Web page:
If you’ve spent a summer in the Denver area, and, you know, you like to ride bikes and what not, you’ve probably heard of Denver Cruisers (aka Denver Bike Night). If you meet these criteria, it is also a safe bet to say you’ve probably found yourself in a costume that relates to other participants, drinking an adult beverage, pondering whether or not to tempt fate by riding into the Circle of Death. You’ve probably torn through the streets, HOPEFULLLY respecting the Law of the Land, enjoying what could have been brushed off as another typical hump day. With the regular season having met its match in Mother Nature, the long haul of costume-less, cold weather rides is now upon us. As the cruise down memory lane commences, one should not only revel in the majesty of the passed season, but take the time to savor how Denver Cruisers is leaving a positive footprint in the city of Denver.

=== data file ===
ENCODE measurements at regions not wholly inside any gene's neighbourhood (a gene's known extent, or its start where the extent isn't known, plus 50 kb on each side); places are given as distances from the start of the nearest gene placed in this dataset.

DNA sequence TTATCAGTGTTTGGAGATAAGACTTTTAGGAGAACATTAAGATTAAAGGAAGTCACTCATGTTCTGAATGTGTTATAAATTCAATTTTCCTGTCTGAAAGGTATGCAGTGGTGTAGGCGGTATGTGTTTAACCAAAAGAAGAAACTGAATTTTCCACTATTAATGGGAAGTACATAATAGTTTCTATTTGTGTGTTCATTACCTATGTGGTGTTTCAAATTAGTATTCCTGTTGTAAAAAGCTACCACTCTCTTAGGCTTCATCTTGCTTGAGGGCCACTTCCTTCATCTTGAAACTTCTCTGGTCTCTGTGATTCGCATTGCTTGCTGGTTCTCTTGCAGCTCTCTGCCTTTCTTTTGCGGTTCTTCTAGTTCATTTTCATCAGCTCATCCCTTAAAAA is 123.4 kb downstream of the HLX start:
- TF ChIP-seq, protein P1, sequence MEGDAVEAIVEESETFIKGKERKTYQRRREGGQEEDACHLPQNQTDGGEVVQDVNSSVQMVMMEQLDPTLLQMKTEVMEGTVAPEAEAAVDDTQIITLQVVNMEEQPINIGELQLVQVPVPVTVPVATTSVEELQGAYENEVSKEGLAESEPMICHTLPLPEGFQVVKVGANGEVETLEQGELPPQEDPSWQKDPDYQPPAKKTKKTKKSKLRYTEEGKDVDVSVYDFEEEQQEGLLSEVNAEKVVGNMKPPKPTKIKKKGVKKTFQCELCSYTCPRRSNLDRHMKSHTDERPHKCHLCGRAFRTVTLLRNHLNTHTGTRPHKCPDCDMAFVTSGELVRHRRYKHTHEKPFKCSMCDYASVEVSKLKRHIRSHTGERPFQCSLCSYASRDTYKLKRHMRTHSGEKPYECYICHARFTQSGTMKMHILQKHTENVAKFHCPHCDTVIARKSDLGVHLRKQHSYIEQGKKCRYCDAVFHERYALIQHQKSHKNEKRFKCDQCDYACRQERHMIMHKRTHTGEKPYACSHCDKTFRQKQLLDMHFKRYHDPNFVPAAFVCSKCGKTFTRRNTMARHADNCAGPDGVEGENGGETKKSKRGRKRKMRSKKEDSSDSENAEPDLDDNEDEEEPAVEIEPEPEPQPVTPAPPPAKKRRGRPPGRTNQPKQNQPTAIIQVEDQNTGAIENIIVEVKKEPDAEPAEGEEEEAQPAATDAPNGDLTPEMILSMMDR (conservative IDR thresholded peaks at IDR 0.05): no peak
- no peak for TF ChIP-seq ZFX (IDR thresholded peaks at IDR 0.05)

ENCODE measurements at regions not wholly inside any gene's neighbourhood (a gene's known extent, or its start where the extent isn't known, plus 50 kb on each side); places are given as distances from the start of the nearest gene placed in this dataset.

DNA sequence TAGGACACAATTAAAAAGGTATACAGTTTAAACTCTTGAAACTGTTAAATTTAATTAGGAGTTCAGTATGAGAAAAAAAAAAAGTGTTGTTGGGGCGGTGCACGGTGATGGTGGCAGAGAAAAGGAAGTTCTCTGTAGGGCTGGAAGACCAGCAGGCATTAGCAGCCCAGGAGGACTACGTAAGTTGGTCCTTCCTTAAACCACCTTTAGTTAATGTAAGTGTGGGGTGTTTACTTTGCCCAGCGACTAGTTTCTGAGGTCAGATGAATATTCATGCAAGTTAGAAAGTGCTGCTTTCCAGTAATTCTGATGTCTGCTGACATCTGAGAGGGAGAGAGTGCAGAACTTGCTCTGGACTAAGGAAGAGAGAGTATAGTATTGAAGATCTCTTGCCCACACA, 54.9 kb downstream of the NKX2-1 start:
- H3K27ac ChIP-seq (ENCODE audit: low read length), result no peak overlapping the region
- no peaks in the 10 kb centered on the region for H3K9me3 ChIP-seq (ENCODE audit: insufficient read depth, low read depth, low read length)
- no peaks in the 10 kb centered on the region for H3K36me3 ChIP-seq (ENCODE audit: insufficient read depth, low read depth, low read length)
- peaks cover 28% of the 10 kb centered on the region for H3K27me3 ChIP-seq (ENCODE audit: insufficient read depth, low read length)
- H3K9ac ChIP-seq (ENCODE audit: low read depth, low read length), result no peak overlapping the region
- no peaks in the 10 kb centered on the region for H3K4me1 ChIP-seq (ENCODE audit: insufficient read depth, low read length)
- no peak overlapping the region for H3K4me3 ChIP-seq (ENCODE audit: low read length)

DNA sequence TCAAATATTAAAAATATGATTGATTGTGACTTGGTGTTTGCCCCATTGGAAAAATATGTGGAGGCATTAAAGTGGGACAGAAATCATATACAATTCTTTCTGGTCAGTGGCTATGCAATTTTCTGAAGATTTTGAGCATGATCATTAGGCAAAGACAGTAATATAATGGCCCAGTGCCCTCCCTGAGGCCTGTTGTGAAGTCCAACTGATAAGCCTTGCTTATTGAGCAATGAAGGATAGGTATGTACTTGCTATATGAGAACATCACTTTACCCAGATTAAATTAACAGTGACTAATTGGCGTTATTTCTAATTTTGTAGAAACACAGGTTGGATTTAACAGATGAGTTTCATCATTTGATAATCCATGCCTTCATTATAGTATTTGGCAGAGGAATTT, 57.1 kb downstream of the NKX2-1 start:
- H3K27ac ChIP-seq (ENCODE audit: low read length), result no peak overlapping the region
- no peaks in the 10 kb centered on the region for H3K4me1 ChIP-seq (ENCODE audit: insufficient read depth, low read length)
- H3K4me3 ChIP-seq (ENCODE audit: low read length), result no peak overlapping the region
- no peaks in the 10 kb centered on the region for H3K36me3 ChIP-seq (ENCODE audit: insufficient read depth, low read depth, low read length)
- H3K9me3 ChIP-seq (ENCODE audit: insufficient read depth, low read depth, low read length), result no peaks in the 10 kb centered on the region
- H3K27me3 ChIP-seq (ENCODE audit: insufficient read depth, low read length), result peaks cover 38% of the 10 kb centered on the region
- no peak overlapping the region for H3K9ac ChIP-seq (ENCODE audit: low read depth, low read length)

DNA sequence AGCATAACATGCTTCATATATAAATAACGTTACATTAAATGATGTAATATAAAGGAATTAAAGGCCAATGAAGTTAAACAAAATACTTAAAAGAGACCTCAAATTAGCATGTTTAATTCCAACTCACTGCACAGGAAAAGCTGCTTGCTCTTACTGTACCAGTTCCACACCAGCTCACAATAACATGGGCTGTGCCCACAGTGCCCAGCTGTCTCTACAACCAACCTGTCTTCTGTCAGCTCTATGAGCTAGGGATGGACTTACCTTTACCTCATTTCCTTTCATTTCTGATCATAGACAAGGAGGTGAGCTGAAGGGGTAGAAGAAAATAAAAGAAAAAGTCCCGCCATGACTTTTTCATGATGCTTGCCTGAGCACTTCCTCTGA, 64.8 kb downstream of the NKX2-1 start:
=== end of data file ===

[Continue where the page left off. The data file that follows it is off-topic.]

The final ride of the season offered everything a rider could want. There was a time-honored theme (Winter Wonderland!), an extremely fitting location, DJ bikes, food trucks, riding swiftly in circles, and enough LED to make any EDM enthusiast's pants a little tighter. While the Groove Subaru stage and table threw me for a loop (I guess if you want participation to grow, the luxury of dancing to random tunes from a DJ bike isn’t enough enticement), the party went off without a hitch. Participants were happy, planners were ecstatic, and the long line of loud flashing bikes will forever be etched in our memories. The season came and went, but unlike the ostentations parade of peddling partiers, the Denver Cruiser folks coyly promoted their understated agenda. 

Some bikes stick out amongst the crowd